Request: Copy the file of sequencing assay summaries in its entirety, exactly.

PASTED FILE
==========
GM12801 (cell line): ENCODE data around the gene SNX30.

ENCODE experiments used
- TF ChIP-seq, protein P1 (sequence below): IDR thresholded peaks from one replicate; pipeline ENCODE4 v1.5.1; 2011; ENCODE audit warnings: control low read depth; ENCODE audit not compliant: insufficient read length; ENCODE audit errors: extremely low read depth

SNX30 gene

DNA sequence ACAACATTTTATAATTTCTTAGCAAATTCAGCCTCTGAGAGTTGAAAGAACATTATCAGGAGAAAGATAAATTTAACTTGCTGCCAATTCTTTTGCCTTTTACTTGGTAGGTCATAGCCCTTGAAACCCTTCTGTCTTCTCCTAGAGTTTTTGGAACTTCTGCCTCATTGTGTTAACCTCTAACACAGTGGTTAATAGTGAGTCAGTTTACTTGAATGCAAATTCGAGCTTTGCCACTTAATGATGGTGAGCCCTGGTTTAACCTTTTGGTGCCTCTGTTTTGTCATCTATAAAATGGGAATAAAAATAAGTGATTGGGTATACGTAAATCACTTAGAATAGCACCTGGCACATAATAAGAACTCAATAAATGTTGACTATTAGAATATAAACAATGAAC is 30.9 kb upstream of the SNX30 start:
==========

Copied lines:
GM12801 (cell line): ENCODE data around the gene SNX30.

ENCODE experiments used
- TF ChIP-seq, protein P1 (sequence below): IDR thresholded peaks from one replicate; pipeline ENCODE4 v1.5.1; 2011; ENCODE audit warnings: control low read depth; ENCODE audit not compliant: insufficient read length; ENCODE audit errors: extremely low read depth

SNX30 gene

DNA sequence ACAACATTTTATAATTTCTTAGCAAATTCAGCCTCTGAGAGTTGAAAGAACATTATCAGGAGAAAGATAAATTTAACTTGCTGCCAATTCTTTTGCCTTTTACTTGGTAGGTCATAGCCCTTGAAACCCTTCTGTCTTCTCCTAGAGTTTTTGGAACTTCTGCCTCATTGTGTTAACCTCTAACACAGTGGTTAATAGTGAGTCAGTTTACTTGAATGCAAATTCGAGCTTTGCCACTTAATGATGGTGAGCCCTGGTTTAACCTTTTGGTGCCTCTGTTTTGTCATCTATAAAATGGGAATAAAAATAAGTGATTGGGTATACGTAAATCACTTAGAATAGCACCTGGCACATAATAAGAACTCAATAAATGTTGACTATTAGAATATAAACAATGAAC is 30.9 kb upstream of the SNX30 start: